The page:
Congressman calls out what he calls errors in new maps mandating flood insurance for additional homeowners on Cayuga Island
In a recent letter to the Federal Emergency Management Agency, Congressman Brian Higgins called on the agency to re-study the flood risk for Cayuga Island in Niagara Falls and reinstate the prior flood insurance map from 2010 “until errors in the new map are addressed.”
Higgins said the new assessment that mandates flood insurance for Cayuga Island residents is based on flawed methodology and erroneous assumptions. He wrote, “The imposition of the flood insurance mandate on Cayuga Island is unjustified. The level of the water lapping on the shores of this community is not dictated by unknowable forces of nature, but by technicians in power plant control rooms down the river working under the watchful eyes of a half dozen U.S., Canadian and international agencies. The re-imposition of this mandate on homeowners who have already paid a surveyor to file a letter of map amendment is particularly unacceptable.”
On May 5, new flood insurance rate maps (FIRMS) were adopted for the City of Niagara Falls. The new map alters the flood plain on Cayuga Island, increasing the base flood evaluation (BFE) by a foot or two. As a result, homeowners who previously had been relieved of the flood insurance mandate are newly subjected to it.
Higgins has been vocal in his criticism of FEMA flood maps for Western New York because, he said, “they have not fairly or accurately represented flood risks, costing homeowners in the area financially each year due to flood insurance mandates.” He argued “the basis for this mandate is unjustified and unacceptable, because the water level at Cayuga Island is not subject to natural fluctuations, rather it is managed by control stations operated by the New York Power Authority and Ontario Power Generation.”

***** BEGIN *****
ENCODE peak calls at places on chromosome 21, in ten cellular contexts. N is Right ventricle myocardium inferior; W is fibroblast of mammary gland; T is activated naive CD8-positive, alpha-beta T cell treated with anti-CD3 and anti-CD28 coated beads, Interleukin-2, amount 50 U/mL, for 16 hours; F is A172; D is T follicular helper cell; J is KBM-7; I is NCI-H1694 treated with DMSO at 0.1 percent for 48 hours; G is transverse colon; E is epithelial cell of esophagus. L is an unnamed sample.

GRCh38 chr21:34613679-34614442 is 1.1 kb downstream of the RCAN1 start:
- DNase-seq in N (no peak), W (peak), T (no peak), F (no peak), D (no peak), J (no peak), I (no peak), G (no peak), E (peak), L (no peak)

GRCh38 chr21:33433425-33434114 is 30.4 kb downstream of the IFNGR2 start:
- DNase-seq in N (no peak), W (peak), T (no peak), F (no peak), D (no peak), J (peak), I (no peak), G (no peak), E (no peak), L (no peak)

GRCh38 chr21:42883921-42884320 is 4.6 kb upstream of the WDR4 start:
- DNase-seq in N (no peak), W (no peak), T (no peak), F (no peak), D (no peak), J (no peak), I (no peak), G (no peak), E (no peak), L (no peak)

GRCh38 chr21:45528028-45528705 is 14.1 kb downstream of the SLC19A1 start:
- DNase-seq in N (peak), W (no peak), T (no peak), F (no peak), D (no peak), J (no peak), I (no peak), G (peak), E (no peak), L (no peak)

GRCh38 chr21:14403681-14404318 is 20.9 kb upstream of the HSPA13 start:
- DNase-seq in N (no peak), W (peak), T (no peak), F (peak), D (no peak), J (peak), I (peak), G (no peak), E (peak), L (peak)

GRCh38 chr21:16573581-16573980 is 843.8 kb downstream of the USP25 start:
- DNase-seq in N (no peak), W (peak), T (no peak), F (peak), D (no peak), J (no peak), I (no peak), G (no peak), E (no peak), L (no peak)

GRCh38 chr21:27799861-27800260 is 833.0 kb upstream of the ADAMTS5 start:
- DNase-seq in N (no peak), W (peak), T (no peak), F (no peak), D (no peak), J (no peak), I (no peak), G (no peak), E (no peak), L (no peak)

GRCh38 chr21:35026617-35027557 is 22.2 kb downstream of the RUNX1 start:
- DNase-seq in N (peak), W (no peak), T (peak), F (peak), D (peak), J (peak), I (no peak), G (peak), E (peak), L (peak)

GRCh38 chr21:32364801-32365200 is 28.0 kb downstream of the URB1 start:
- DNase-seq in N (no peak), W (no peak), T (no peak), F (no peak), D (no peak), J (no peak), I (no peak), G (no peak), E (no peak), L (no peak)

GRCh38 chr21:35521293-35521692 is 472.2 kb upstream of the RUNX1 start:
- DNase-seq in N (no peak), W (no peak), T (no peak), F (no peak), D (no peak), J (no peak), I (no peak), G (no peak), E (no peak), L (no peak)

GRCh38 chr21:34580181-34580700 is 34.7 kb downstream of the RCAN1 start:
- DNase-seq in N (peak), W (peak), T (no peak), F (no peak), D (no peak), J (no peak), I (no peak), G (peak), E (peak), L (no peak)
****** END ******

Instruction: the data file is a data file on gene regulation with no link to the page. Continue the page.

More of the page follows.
A press release said, “The flood plain has remained more or less unchanged from the 2010 map. Higgins argued the BFE should remain the same unless there is some topographic change. Additionally, substantial construction was completed following flooding in 1955 and 1965 to mitigate flood risks on the island, ice booms are installed yearly, ice breaking operation are completed regularly and are on standby throughout the winter, and power plant operations have been modified several times to reduce the likelihood of flooding. The new flood maps do not account for this.
“Congressman Higgins has a long history of contesting flood maps in Western New York, which mandates homeowners to obtain expensive flood insurance. A timeline of Higgins’ fight, which includes successfully removing thousands of homes from designated from flood zones can be found at https://higgins.house.gov/flood_zone_timeline.pdf.”